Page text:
Tencent Revenue Drops 3 Percent in First Decline Since 2004

Tencent’s nearly two-decade growth trajectory came to a halt Wednesday with a 3 percent revenue drop over the same period in 2021. The contraction marked the Chinese video game and social media giant’s first quarterly revenue decline since going public in 2004. Tencent’s April-June revenue fell by about $20 billion, the result of China’s slowing economy and sagging digital advertising revenue, as well as tighter government video game regulations and diminished consumer user spending. Prior to Q4 2021, Tencent had consistently posted double-digit — and sometimes triple-digit — growth since its IPO.

“Tencent’s contraction, coming after rival Alibaba Group Holding Ltd. announced its first revenue drop — though slim, at 0.1 percent — for the same quarter, contrasts with a period of inexorable growth for the two leading Internet companies in the world’s second-biggest economy,” The Wall Street Journal reports.

China’s tech sector has been grappling with the effects of COVID-19 shutdowns that “paralyzed business activities in many cities,” WSJ writes, noting that the April-June quarter marked the Chinese economy’s weakest growth rate in over two years.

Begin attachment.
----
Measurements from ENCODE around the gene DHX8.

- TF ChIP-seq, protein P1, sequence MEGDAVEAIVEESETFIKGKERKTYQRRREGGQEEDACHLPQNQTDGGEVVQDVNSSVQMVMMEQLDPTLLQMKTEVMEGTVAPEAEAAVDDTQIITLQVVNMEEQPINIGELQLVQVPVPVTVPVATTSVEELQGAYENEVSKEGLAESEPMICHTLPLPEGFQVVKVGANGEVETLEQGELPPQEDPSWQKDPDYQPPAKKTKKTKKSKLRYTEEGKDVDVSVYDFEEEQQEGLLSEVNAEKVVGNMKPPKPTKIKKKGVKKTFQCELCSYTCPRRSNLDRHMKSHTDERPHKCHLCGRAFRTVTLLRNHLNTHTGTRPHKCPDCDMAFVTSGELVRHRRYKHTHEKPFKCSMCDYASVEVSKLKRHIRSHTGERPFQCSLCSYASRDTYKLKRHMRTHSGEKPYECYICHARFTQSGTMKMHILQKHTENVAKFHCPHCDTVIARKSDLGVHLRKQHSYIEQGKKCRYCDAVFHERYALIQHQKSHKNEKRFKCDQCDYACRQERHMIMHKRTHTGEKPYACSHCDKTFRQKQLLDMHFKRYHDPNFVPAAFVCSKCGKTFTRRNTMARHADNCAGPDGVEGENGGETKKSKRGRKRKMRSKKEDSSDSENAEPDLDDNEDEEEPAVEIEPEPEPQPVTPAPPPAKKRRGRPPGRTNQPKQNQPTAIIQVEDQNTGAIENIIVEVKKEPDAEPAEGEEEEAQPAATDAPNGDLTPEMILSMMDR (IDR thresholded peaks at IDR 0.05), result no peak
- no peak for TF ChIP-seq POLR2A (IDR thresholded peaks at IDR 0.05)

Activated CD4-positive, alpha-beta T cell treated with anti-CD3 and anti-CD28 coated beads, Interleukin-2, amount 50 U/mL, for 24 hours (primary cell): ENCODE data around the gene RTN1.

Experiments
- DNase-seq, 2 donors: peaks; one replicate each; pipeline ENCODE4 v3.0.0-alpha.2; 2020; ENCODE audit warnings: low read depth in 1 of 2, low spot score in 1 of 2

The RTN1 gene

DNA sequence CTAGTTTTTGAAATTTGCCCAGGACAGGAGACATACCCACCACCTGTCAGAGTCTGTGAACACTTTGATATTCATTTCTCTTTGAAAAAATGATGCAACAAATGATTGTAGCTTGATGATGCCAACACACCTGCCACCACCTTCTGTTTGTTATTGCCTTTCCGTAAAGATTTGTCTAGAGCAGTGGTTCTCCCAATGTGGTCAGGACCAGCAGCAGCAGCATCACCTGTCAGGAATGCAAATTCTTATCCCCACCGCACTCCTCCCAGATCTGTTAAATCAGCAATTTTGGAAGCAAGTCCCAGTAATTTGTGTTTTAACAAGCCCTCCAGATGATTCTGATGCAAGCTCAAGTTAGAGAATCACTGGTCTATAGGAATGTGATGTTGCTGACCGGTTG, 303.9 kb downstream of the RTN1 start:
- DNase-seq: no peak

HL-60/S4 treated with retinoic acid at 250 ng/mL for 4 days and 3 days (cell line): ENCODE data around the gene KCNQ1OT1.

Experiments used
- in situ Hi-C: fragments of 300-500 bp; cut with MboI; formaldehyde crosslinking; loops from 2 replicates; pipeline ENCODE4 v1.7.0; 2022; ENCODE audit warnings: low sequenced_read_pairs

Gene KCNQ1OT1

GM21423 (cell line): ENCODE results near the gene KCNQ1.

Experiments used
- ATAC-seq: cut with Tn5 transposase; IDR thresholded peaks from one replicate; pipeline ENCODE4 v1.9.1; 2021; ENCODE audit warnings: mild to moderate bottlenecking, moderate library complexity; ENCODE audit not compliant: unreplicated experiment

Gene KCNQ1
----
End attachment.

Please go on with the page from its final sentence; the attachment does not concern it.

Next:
“Tencent’s revenue from its bread-and-butter video game business fell 1 percent from a year earlier,” per WSJ. Tencent wholly owns Riot Games, holds 40 percent of Epic Games, a 5 percent stake in Activision Blizzard and an undisclosed piece of Roblox, according to Polygon.

It also owns Chinese messaging service WeChat, with more than 1.2 billion monthly active users, and the web portal QQ.com, the fourth most-visited website globally. Tencent Music controls the majority of China’s music platforms, claiming 841 million MAUs.

In its local market, “the world’s biggest video game developer also continued to grapple with a delay in the government’s approval of new titles, as well as a policy introduced last year severely restricting young people’s game play time,” WSJ writes, noting that in China, where regulatory approval is required for games to charge users, “after eight months of freezing approvals, government licensing resumed in April,” but neither Tencent nor rival NetEase had games among the four groups of titles approved.

Tencent’s online advertising revenue declined for the third straight quarter, falling 18 percent, to roughly $2.7 billion “as many companies in sectors such as Internet services, education and finance cut back on advertising spending as they faced regulatory fallout and growing economic uncertainties,” per WSJ.

To offset the drops, Tencent has pulled back on noncore businesses and cut costs, including layoffs, reducing its employee headcount by about 5,500 (to around 110,000), its first staff contraction since 2014, chairman and CEO Ma Huateng (known as Pony Ma) shared with investors.

Tencent expects advertising in its WeChat short-form video service, called video accounts, to become a “substantial” revenue source in the years to come.“ In July, Tencent began serving ads to video account users, CNBC reports, writing that “Tencent’s focus on this ad product puts it in competition with ByteDance’s Douyin, the Chinese cousin of TikTok as well as Kuaishou — the country’s two leading short video players.”

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